The House Republican leadership has announced it will enact two things immediately upon taking control of the House this week: a new "CutGo" rule to require revenue offsets for any increases in spending, and the repeal of the Affordable Care Act health reform law.
The Republicans might want to pass health reform repeal first.
Because if they install "CutGo" rules first, they won't be able to repeal health reform without also finding $1 trillion in spending cuts over the next two decades to make up for the taxpayer savings they'll be throwing away.
At minimum, if the House GOP doesn't feel bound by the Congressional Budget Office's nontraditional, long-range forecast -- which was provided because the bulk of the estimated deficit reduction would occur in the second decade of implementation -- it would at least need to offset the $143 billion that the traditional CBO estimates would be saved by health reform in this decade.
As the conservative Daily Caller reported last month, "The rule will require that any legislation that seeks to increase mandatory spending (which is spending that once added to the federal budget recurs year after year and is thus permanent) cuts spending by a similar amount."
Repealing health reform, according to the CBO, will "increase mandatory spending," and therefore would be subject to the proposed "CutGo" rule.
Throughout the last year, Republicans who had previously equated CBO with "God" suddenly trashed the agency once it found that Democratic reforms for both health care and capping carbon emissions would save taxpayers money.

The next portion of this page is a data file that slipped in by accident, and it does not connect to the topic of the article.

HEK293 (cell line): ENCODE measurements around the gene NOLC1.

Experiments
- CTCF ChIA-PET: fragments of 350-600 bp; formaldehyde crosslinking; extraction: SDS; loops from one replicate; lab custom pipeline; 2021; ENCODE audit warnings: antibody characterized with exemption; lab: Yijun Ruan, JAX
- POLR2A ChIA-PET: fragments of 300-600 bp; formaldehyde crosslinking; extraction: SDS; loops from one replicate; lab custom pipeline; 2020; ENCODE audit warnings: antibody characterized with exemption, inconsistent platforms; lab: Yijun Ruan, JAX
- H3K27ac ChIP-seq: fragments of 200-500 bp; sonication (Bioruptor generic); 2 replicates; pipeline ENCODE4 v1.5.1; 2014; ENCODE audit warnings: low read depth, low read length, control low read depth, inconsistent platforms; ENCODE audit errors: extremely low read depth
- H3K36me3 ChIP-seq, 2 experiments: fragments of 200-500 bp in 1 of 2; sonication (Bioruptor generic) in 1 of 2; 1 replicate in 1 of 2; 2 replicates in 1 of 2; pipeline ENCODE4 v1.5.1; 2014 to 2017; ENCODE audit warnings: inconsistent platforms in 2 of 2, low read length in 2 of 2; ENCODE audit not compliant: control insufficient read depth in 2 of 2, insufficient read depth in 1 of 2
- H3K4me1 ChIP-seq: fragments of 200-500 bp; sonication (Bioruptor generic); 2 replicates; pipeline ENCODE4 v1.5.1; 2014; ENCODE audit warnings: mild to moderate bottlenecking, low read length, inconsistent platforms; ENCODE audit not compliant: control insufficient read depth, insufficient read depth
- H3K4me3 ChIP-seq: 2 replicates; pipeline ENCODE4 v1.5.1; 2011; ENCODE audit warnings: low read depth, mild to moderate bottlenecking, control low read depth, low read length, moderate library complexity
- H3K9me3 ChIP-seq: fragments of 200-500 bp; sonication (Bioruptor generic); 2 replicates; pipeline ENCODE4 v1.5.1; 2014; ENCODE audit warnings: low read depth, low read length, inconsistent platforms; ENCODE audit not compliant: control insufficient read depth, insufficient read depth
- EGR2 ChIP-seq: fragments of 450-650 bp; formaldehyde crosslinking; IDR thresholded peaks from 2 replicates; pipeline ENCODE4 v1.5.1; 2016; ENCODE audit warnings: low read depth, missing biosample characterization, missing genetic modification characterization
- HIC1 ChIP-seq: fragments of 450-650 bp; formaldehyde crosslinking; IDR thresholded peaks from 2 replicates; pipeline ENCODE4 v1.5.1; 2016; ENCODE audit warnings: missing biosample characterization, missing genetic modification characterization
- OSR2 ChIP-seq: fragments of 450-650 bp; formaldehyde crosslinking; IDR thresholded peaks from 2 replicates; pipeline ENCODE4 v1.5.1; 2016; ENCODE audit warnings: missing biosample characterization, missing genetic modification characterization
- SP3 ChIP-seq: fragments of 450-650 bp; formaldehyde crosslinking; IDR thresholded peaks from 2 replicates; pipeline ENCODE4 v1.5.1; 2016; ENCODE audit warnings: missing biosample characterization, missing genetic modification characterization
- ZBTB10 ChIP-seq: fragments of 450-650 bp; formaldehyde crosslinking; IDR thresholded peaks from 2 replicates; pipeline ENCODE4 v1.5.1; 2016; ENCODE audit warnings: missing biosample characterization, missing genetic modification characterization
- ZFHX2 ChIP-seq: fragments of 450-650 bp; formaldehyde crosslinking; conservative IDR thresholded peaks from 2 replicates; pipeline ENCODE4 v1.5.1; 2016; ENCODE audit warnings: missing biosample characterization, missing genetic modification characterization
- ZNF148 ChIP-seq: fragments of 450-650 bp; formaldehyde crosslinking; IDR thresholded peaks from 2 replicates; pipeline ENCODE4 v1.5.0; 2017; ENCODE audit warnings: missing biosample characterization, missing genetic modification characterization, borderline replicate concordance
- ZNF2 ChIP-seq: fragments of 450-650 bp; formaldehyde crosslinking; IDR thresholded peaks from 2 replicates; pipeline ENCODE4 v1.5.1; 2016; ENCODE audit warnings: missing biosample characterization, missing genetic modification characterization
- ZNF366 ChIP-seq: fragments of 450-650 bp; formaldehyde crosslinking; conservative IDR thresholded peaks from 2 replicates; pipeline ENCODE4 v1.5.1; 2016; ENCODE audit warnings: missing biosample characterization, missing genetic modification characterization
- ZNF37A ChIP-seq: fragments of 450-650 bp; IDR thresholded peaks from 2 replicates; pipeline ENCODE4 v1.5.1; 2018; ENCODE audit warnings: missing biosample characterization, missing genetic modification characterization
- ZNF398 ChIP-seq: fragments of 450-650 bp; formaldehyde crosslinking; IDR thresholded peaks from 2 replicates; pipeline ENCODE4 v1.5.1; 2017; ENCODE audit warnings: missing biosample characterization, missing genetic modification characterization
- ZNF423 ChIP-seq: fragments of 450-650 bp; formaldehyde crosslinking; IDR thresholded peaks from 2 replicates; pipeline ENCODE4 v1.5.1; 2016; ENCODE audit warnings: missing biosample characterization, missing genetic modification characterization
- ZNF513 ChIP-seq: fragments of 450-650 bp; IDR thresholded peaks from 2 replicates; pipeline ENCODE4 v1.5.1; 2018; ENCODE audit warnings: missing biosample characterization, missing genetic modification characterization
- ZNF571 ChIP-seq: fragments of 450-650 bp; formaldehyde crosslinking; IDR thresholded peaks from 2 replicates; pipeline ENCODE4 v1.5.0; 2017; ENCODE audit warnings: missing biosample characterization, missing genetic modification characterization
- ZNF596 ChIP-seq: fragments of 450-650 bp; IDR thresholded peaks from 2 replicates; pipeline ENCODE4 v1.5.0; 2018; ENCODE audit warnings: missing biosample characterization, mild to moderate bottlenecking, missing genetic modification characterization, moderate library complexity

But now that Republicans will be controlling one body of Congress, they are going to have to deal with the fact that the Congressional Budget Office estimates are the basis for congressional budget rules.
I suppose that if this little wrinkle comes to their attention, House Republican could create an additional "CutGo" loophole (beyond the giant loophole that exempts all tax cuts from requiring offsets). Maybe they'd say the scrapping of cost-saving reforms also doesn't count. Maybe they'd say cost estimates must be based on Heritage Foundation projections instead of the CBO. I'm sure they can come up with something that would pass muster for the editors at Fox News.
But the rest of the media should not give the new House leadership a pass.
Health reform is deficit reduction. In fact, it is the only serious way to constrain the deficit over the long-term. These new House leaders who are claiming to be fiscally responsible should be held accountable for proposing to ignore their own fiscal rules before the sign is changed on the Speaker's office door.
(UPDATE: I overestimated the House GOP's creativity. The New York Times reported that the "CutGo" rule will simply have a loophole exempting the repeal of health reform. Hat tip: Alec82.)
Originally posted at OurFuture.org.